[colug-432] OT: Mainboard question

Jason White whitewaterssoftwareinfo at gmail.com
Sun Sep 2 13:30:14 EDT 2012

As I said before, the lighter more reflective areas of the PCB are
copper traces. They are under a layer of green solder mask. the crack
in the printed circuit board has severed one to all of the traces of
copper it runs through. What you could do is:

(Assuming you have had experience with electronics before, do not try
if you do not know what you are doing. I shall not be liable for
damages caused)

  1) Mechanically secure the separated chunks of PCB together (ie.
epoxy on the component side) so that they cannot be separated again
through normal use
  2) Remove (scratch off) the green solder mask layer around the crack
from the copper traces that have been severed
  3) (lazy way) With a soldering iron, lay down globs of solder on the
traces where the crack has severed them. This bridges the mechanical
gap between the broken segments of the copper trace and forms an
electrical connection
  3) (non-lazy way) same as the lazy way except you use small copper
wire with the solder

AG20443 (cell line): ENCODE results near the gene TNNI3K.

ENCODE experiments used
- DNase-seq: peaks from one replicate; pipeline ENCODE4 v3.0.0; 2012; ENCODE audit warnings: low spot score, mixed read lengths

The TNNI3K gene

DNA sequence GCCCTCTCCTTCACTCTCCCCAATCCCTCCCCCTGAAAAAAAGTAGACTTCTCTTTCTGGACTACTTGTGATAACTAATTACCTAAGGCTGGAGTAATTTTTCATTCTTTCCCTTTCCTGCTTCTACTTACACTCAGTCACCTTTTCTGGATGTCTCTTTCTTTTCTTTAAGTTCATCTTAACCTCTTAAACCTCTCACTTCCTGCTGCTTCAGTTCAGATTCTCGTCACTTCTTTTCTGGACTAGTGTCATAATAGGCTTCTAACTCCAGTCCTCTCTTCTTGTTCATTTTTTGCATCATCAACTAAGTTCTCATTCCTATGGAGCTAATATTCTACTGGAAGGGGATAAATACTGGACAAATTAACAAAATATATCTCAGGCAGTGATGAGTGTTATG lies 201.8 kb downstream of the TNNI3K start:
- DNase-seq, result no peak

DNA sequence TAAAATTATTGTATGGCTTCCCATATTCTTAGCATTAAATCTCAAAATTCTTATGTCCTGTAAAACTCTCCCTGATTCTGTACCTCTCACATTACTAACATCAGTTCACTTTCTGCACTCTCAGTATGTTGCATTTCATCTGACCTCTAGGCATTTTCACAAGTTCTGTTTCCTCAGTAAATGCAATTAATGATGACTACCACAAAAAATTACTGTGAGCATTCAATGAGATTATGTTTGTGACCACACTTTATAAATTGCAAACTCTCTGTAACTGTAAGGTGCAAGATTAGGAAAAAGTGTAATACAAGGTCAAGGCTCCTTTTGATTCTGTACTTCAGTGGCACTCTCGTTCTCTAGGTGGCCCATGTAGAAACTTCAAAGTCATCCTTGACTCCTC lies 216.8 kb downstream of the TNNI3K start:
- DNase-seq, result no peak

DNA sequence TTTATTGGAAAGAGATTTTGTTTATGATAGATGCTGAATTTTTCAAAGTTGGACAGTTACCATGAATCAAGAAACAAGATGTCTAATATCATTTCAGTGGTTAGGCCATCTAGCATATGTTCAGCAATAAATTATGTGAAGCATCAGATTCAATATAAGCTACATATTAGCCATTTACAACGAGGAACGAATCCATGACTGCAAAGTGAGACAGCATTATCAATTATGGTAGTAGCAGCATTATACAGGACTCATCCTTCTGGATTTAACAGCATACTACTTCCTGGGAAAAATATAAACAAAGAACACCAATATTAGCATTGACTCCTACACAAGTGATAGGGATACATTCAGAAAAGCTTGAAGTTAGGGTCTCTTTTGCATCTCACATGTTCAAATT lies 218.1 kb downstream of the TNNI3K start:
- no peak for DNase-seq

If this email is not clear, feel free to ask. However I'm pretty sure
that Google can shed some light on any question you may have.

On Sat, Sep 1, 2012 at 11:04 PM, Bill Baker <bill_chris at earthlink.net> wrote:
> Here is a picture of it:
> http://imgur.com/qJENO
> The crack starts just above my thumb and runs northeast to the other
> side.  The black square on the right side is for the AC adapter.
> On 09/01/2012 10:40 PM, Jason White wrote:
>> Yes, however it requires knowing what specifically is broken, I'd
>> recommend posting pictures of the broken PCB. What you will end up
>> needing to do is to (most likely) is to run wires between the broken
>> traces[1].
>> [1] - A Trace is a strip of copper that forms an electrical connection
>> on a printed circuit board
>> On Sat, Sep 1, 2012 at 8:23 PM, Bill Baker <bill_chris at earthlink.net> wrote:
>>> I know this is off-topic for Linux but I know we have some experts in
>>> here when it comes to working with mainboards, so here goes:
>>> I have a rather expensive metronome I bought back when I was a music
>>> major in college.  I recently dug it out and tried plugging it in but it
>>> would not turn on.  Removing the back of it, I noticed that there is a
>>> crack in the corner of the mainboard right where the cord plugs in.
>>> Holding the two pieces of the mainboard together tightly while turning
>>> it on doesn't seem to make any difference.  Is there any way of fixing
>>> the mainboard so that it will work when plugged in?
>>> _______________________________________________
>>> colug-432 mailing list
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Jason White

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